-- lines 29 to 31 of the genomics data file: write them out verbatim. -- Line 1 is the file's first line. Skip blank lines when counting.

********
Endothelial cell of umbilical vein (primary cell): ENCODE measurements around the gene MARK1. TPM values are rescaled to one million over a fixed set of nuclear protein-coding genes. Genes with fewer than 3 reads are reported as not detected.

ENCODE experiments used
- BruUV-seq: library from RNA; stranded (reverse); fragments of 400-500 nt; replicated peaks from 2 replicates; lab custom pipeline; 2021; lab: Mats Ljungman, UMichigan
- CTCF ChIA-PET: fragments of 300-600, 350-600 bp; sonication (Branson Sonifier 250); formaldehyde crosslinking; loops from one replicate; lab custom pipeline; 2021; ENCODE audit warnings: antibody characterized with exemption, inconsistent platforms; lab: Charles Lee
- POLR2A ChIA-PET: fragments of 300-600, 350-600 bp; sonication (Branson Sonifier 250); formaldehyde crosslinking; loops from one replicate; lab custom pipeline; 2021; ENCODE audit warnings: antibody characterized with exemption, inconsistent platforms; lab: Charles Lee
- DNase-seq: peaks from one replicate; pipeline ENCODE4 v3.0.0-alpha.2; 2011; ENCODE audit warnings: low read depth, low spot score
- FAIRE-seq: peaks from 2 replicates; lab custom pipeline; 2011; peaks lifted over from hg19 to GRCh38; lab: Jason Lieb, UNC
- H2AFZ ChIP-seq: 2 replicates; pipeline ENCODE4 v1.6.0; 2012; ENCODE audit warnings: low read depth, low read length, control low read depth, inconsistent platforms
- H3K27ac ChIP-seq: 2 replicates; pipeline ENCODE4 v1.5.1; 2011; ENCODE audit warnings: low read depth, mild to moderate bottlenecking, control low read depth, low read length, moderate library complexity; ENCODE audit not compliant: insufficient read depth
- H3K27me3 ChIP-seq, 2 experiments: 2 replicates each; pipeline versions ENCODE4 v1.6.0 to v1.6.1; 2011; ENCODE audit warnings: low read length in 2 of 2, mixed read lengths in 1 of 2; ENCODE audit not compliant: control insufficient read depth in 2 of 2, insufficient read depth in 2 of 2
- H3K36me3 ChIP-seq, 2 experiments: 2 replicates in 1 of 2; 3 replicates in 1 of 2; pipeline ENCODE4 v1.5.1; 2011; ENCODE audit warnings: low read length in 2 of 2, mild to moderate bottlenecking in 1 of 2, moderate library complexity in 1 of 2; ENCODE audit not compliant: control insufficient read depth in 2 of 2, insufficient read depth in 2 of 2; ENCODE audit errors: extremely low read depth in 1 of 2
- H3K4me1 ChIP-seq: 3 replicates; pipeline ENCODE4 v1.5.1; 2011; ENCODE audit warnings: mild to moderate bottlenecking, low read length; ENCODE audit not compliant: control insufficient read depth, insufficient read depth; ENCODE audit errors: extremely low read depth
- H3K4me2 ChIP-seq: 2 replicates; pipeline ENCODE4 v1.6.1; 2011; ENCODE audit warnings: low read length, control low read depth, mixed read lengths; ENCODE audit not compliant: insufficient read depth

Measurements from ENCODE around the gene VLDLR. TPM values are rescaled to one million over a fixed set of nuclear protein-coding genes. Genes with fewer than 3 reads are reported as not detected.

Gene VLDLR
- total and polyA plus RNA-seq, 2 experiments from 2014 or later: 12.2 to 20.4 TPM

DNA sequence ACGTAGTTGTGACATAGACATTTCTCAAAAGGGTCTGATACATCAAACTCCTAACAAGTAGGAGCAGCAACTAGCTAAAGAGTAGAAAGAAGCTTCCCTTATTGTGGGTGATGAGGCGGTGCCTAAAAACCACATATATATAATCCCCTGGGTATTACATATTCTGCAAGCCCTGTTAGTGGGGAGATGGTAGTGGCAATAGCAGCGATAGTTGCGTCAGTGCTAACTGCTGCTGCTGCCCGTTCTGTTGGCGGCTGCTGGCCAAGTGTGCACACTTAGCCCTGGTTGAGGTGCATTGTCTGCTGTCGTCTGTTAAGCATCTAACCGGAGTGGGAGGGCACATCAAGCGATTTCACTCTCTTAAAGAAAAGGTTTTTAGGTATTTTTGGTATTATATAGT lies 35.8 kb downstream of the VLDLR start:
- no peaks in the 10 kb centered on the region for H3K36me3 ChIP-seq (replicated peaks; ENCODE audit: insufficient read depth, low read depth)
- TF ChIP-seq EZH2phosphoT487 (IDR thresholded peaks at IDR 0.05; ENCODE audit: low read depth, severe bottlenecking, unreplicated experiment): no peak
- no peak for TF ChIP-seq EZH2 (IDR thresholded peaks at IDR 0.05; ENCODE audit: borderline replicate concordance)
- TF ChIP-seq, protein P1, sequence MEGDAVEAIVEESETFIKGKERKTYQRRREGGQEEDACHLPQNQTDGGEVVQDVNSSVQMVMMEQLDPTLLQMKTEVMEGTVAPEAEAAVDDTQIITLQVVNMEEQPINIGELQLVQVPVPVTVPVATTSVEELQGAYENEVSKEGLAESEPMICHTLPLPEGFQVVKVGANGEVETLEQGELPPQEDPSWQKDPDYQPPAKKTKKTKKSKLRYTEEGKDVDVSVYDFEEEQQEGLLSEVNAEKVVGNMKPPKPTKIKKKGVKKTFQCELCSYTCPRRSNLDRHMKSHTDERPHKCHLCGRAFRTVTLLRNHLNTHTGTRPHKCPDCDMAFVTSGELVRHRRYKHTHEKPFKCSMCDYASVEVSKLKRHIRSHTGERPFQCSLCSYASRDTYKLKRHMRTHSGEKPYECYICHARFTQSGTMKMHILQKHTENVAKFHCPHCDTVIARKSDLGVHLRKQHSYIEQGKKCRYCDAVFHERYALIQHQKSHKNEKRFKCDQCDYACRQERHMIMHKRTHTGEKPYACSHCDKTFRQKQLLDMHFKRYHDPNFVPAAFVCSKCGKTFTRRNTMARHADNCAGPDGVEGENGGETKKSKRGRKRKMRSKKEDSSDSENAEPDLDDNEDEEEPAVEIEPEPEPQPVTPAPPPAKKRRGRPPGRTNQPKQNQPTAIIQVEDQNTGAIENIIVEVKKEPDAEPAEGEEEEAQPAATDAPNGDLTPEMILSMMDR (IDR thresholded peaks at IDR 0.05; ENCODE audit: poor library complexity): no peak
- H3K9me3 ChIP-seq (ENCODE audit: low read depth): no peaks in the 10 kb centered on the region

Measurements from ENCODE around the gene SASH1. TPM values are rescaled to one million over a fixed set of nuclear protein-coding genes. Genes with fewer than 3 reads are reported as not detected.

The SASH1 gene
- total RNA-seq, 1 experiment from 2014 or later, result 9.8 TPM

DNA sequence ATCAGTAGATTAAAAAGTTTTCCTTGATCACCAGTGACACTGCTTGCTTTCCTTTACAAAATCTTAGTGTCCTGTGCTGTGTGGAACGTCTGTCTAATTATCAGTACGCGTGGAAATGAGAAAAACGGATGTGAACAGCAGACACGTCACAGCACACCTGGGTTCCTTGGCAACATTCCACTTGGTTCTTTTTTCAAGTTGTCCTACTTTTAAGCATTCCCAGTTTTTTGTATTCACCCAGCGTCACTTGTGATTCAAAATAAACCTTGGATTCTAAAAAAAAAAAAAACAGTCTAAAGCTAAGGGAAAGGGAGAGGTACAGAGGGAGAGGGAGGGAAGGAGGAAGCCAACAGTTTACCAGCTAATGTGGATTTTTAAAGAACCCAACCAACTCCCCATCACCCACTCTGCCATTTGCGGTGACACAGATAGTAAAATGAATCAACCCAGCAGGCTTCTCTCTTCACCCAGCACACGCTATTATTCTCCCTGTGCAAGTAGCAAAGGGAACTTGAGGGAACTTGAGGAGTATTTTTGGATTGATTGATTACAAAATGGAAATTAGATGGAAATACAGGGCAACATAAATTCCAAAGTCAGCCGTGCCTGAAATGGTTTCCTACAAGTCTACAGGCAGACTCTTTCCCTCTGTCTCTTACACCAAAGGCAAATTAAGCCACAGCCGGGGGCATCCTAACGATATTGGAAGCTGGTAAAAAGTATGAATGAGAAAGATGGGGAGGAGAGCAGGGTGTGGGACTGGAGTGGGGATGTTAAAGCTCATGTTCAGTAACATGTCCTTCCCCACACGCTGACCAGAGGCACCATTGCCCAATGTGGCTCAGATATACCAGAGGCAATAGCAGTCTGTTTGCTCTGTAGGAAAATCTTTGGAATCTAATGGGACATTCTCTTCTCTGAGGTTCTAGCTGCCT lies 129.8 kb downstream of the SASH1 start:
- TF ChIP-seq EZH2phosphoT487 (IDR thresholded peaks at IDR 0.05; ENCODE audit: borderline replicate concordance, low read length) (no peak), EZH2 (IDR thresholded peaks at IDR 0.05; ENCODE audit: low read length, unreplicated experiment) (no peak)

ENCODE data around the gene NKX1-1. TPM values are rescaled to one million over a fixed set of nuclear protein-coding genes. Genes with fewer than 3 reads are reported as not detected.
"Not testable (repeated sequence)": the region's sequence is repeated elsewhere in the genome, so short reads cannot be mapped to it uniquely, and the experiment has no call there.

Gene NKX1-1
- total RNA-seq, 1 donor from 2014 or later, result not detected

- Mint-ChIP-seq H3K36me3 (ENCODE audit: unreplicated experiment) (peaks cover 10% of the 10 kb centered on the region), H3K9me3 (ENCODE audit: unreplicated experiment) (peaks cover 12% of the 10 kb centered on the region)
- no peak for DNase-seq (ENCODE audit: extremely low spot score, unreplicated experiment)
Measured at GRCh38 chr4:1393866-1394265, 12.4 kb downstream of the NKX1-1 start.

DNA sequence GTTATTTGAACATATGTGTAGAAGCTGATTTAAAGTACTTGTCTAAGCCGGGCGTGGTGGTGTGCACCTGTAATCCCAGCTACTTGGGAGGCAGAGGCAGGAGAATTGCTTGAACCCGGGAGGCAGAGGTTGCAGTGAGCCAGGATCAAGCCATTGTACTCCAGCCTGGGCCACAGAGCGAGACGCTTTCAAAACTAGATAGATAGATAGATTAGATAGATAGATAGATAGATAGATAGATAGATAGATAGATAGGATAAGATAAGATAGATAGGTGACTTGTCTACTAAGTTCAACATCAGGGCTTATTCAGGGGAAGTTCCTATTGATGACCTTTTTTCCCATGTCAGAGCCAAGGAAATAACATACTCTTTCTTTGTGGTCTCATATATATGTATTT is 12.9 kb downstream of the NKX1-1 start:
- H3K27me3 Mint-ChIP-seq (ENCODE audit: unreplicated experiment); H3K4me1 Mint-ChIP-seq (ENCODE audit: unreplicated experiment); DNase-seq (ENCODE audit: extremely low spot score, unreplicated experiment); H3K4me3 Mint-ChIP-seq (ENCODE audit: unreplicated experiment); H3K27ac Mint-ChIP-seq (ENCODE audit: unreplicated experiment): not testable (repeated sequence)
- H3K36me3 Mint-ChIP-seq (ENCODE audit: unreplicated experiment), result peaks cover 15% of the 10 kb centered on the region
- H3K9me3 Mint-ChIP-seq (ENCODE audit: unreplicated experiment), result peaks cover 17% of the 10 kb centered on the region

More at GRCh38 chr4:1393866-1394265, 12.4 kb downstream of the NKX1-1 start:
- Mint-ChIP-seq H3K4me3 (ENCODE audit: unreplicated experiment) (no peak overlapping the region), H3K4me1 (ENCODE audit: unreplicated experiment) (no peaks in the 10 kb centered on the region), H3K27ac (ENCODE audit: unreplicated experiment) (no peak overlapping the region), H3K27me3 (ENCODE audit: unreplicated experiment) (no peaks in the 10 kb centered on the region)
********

"Not testable (repeated sequence)": the region's sequence is repeated elsewhere in the genome, so short reads cannot be mapped to it uniquely, and the experiment has no call there.

Gene NKX1-1
- total RNA-seq, 1 donor from 2014 or later, result not detected